The danger of sending students and campus ministry leaders overseas during the summer lies in the foodies among them running amok. One popped up on my Facebook news feed waving her latest culinary find. Here it is. Lay’s Potato Chips bet we couldn’t eat just one. One might be a stretch. South Africans love the sauce, I’m told, and monkeys aren’t harmed or even made organ donors in making it. I’m curious enough to try it but not enough to extinguish caution.
That’s what Jesus did in sending seventy out in front as He threaded His way south toward Jerusalem for the last time – sent them out into spiritually new territory with some cautions and instructions that would jerk them out beyond the walls of whatever faith they had.
Jesus sent out seventy (some say seventy-two). Lapsing into Pittsburghese, “Who were yinz guys?” Who indeed. Where did they come from? How were they connected to Jesus to where He would select them for this? What ever happened to them? Jesus didn’t, and wouldn’t, say, “Hey, none of you guys know Me but who wants to volunteer and do something really cool?” I don’t know who they were but I do know this; God has people we don’t know about and they’re a lot closer than we think. Harold Carter, a Baptist pastor in Baltimore, said, “I’m a Baptist, a saved Baptist, a Holy Ghost filled Baptist and I’ll be one till I die. But I’m not a foolish Baptist…cause I know God got some people what ain’t Baptist!” Jesus got some people what ain’t the twelve. During our summer or on our campus where we feel like a minority, God has people around us we may not know about right now. The Bible bristles with them like Anna and Simeon on the backside of the Christmas story or the mentions in Paul of Christians all the way up into Caesar’s household. Pray for eyes to see the invisible, the hidden people of God who surround, and often support us unawares.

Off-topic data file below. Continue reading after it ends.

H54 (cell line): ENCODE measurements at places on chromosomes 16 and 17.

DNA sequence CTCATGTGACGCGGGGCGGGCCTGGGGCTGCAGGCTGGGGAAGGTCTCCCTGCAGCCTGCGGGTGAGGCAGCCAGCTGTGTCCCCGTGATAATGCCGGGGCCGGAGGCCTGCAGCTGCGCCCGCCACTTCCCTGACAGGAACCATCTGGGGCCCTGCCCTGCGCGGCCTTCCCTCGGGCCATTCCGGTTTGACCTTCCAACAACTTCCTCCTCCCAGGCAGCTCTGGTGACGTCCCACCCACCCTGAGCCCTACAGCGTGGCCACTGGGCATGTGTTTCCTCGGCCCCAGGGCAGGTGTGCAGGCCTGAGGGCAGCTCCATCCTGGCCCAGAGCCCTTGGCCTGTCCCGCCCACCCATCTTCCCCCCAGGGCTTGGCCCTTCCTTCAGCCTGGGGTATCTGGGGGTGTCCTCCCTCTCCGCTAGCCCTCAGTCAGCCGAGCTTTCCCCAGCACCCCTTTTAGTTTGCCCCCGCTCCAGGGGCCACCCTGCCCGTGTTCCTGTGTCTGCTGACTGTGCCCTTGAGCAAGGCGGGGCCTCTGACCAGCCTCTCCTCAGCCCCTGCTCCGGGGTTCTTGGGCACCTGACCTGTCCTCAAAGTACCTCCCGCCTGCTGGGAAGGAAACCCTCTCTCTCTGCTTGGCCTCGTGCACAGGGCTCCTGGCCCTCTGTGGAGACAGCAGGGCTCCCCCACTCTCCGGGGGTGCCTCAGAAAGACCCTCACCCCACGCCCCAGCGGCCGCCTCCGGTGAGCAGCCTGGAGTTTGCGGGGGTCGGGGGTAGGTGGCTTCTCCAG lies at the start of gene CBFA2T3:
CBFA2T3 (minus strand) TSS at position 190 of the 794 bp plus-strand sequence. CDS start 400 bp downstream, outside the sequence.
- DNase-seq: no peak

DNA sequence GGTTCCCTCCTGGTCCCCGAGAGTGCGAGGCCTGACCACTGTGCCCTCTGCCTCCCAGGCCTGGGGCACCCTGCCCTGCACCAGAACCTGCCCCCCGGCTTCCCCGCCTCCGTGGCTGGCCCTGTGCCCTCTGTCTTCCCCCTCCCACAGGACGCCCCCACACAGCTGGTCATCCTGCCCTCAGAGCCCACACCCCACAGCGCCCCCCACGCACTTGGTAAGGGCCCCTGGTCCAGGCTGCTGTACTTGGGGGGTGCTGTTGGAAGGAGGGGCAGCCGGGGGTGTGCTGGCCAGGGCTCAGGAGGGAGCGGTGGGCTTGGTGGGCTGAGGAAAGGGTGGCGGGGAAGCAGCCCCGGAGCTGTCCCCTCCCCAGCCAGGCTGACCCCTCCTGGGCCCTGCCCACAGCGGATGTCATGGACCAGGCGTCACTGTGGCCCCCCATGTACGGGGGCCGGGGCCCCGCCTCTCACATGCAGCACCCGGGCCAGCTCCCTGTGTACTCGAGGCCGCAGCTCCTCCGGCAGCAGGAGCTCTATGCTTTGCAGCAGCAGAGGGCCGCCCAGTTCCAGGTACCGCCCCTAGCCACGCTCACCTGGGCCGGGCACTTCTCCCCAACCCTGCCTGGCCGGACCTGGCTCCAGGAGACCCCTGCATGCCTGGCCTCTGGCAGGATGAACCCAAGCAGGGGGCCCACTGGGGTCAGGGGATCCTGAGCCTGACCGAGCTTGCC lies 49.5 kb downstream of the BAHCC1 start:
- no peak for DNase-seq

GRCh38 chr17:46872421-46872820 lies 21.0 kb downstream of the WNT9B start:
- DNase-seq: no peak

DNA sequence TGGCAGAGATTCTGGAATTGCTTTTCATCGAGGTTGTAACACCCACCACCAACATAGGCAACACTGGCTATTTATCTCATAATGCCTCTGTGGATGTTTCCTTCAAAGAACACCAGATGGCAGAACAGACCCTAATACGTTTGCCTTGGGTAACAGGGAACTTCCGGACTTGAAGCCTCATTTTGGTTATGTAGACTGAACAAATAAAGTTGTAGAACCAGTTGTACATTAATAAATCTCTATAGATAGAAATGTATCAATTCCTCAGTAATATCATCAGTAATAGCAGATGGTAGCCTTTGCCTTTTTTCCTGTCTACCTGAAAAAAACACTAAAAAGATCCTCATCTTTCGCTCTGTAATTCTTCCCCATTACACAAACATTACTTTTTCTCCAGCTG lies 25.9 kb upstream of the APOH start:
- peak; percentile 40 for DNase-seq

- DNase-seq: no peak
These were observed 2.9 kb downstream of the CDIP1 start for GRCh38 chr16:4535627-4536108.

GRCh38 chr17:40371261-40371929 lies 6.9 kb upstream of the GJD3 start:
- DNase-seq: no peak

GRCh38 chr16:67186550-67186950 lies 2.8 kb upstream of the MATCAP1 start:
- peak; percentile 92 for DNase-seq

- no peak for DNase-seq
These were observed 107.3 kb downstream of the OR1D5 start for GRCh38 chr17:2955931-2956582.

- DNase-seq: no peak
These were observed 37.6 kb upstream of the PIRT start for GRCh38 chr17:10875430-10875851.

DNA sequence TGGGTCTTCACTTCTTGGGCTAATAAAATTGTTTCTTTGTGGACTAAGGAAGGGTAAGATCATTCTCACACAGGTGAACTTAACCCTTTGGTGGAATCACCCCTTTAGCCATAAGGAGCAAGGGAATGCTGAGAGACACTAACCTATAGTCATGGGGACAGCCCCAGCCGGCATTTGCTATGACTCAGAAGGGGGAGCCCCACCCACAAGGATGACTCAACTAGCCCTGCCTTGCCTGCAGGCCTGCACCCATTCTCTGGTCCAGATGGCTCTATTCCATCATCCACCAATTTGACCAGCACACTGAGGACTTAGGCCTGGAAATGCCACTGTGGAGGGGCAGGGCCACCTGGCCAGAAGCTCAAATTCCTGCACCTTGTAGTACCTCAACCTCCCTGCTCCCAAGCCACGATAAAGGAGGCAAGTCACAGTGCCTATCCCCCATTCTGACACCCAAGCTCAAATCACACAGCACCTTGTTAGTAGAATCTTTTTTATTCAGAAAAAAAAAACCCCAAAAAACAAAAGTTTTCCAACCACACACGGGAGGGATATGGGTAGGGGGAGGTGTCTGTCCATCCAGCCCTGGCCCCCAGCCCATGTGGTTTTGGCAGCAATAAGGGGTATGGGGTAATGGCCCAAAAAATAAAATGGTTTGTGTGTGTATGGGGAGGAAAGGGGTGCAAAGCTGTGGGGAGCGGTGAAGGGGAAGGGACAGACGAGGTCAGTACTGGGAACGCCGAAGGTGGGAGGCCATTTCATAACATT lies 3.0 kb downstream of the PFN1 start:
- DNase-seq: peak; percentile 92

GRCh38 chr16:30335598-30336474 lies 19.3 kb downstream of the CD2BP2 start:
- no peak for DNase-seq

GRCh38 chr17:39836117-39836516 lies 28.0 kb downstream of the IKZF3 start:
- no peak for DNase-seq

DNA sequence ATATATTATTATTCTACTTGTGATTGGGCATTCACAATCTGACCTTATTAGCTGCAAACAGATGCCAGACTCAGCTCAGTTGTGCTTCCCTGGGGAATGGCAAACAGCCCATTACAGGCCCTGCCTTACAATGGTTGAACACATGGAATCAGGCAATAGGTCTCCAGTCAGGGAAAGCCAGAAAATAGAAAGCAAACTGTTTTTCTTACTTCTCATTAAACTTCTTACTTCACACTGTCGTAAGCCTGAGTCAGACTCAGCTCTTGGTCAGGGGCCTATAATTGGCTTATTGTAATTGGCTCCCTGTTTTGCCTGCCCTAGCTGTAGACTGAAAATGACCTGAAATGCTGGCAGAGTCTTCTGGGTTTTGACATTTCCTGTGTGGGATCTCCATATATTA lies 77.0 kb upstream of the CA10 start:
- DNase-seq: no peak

And what about Jesus drew these seventy (or seventy-two)? These people didn’t know about the cross or the resurrection (as far as we know). Pentecost hadn’t come. The New Testament had not been written. And yet something of the love, truth, power, holiness and beauty of Jesus captivated and drew them. No matter how lonely the summer may have been. No matter how small and outgunned we may feel on campus. Never doubt the power and draw of the Gospel of Jesus. He said, “And I, if I am lifted up from the earth, will draw all men unto myself.” (John 12:32) He sucks ‘em right in. Look at Pentecost with 120 people in that room. Again, who were they? Start with the disciples, Jesus’ family and a few women and we’re left with around a hundred more gathered together when it’s flat-out dangerous to be lining up with Jesus. A Yale historian said that if all Christian groups could be wiped off campus overnight, it wouldn’t be long before they reappeared like mushrooms springing out of the ground. With campus groups being pressured over inclusiveness issues, remember that Jesus Christ can never be thrown out of anywhere or silenced. He speaks and the seventy wait to spring out of the ground.